As well we know, there are many choices of natural supplements and vitamins to promote hair growth. But in fact, not all of these products work and approved by the FDA. If you still don’t get any idea which one you should choose, the following are pieces of helpful information.
If you want to take a specific nutrient supplement for hair growth, it’s important to make sure that you are being at lack of specific essential nutrients.
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Remember that supplement is only a complementary choice. It is only required if you have a specific nutrient deficiency, otherwise you’re likely to waste of your time and money!
Even sometimes taking supplement also could be counterproductive. For instance, vitamin A is required to promote hair growth. But if you don’t have vitamin A deficiency and you take vitamin A supplement, too much vitamin A increases your risk of hair loss.
The underlying cause of your hair loss would play a key role. If it has to do with genetics, for example, supplements and vitamins don’t target the underlying cause (though they may also provide a few improvements).
Also, if your hair loss is caused by certain medical condition, the main treatment is focused on addressing that cause.
Along with the main treatments, the following ingredients may also help.
Sometimes it is used as a spice in foods. In herb, the oil of rosemary is extracted (the oil is derived from the leaf) and used in some traditional medicines.
Hair loss treatment with rosemary is typically in topical option. The oil is topically applied on the skin or scalp of where hair growth is expected.
Does it work effectively? If compared with other home remedies such as with saw palmetto, coenzyme Q-10, and beta-sitosterol – rosemary is also quite promising, according to WebMD.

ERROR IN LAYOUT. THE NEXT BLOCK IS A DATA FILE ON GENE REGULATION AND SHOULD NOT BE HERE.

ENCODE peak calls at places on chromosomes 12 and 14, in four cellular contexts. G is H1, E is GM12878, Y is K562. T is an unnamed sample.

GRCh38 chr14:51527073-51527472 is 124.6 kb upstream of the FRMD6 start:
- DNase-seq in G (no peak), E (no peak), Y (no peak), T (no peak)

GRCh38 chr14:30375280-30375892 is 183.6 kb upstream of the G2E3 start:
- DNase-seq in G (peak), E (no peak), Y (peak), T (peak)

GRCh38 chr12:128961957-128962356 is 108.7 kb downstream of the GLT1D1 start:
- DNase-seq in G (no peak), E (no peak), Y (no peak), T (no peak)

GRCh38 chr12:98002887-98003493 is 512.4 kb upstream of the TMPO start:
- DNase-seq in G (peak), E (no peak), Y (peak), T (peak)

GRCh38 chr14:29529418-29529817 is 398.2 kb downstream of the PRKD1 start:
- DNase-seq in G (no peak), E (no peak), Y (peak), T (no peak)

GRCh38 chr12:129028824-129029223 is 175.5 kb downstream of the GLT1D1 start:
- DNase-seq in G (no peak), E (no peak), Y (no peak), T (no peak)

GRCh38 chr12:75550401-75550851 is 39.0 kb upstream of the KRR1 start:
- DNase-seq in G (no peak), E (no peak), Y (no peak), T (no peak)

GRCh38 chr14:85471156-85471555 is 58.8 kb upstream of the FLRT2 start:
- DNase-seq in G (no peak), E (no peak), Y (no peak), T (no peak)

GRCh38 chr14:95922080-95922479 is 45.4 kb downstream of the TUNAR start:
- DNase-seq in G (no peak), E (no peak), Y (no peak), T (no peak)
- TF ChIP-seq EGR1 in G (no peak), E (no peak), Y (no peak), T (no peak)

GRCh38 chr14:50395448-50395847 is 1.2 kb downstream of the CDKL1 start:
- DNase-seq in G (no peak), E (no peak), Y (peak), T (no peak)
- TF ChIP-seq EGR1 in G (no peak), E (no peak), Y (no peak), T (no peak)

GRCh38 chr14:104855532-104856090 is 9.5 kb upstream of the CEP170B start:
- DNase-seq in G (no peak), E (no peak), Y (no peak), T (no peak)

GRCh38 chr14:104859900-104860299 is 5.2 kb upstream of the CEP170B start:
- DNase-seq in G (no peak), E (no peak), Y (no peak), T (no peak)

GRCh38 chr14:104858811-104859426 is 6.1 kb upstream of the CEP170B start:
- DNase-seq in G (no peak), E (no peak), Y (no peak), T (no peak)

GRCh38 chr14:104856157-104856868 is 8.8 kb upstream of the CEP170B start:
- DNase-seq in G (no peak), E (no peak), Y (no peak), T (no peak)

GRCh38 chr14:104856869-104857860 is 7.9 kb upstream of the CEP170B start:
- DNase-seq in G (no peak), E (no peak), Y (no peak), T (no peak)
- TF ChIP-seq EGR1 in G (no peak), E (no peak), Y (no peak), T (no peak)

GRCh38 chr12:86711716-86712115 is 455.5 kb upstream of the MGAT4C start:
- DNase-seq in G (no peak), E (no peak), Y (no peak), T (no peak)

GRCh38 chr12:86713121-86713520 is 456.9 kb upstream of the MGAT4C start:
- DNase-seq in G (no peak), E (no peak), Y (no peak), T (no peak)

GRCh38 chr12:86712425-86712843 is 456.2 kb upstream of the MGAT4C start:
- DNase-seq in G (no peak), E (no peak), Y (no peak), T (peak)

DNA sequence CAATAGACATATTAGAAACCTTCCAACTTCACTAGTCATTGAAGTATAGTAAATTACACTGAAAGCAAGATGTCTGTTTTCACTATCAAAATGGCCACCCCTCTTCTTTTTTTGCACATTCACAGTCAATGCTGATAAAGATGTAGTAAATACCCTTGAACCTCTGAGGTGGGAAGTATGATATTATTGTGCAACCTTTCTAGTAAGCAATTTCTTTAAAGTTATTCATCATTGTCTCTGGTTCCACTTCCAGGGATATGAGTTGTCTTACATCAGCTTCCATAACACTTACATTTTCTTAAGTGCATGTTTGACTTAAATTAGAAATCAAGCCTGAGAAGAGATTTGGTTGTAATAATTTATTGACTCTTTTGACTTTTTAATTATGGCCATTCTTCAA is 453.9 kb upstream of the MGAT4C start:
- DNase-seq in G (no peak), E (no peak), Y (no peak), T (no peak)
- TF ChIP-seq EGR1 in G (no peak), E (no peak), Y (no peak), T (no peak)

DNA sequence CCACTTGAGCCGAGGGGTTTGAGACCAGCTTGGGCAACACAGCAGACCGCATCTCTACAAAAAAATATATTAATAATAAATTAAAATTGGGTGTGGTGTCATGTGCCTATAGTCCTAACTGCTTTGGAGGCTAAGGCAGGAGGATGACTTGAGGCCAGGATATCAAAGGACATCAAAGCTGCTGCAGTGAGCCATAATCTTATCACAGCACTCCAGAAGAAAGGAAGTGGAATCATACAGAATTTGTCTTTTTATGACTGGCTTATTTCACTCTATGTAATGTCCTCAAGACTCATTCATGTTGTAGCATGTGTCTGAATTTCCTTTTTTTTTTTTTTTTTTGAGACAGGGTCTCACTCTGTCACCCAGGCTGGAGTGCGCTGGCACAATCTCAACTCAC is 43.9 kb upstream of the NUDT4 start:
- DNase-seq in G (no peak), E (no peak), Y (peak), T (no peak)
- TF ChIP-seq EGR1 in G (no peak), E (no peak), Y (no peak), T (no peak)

Unfortunately, the mechanism of how it improves hair growth is still not fully understood. In general, it may help improve the blood circulation of the scalp and hair follicles.
How about with the side effects? In general, rosemary is likely safe for most individuals particularly if applied on the skin (topical option).
But rosemary supplements are not recommended for pregnant women and breastfeeding women. If you have a seizure disorder, they also should be avoided because they may worsen the symptoms of the disorder.
Moreover, too much use of rosemary may cause skin redness, kidney irritation, allergic reactions, vomiting, or even uterine bleeding. Taking undiluted oil orally (taken by mouth) is also not recommended.
Unlike protein and carbohydrate, your body needs zinc in very small of quantity. Nevertheless, the function of zinc is vital for the body to keep functioning optimal.
With other essential minerals such as iron, selenium, iodine, and vitamins – zinc is categorized into a group called micronutrients. Fortunately, zinc deficiency is not common.
Zinc deficiency may cause hair loss. Other symptoms may include dry skin, appetite deficiency, poor insulin sensitivity /low levels of insulin, and digestive problems (such as nausea and diarrhea).
Zinc is needed by hair follicles to start growing. Since zinc deficiency is rare case, it’s important to make sure that you are being at lack of zinc before taking zinc supplement.
For in-depth information about the role of zinc to help prevent hair loss, visit this section!
Zinc supplement is ‘likely safe’ for most healthy adults when taken orally in safely amounts (not higher than 40 mg /day). It is also likely safe when applied on the skin.
However since zinc is typically needed in smaller quantities by the body, taking it routinely is commonly not recommended without the supervision of your healthcare provider [source].
Like rosemary, lavender or ‘lavandula angustifolia’ is also a kind of herb. Both the oil and flower of lavender can be used for medicine. Today, it is very popular to drive away mosquitoes or other insects.
Though there is no adequate evidence to confirm the effectiveness of lavender for hair growth, some experts believe that it is possibly effective to help improve the health of hair.
With the combination of cedarwood, rosemary, and thyme — lavender applied on the scalp is quite promising to help boost hair growth [reference]. What’s more?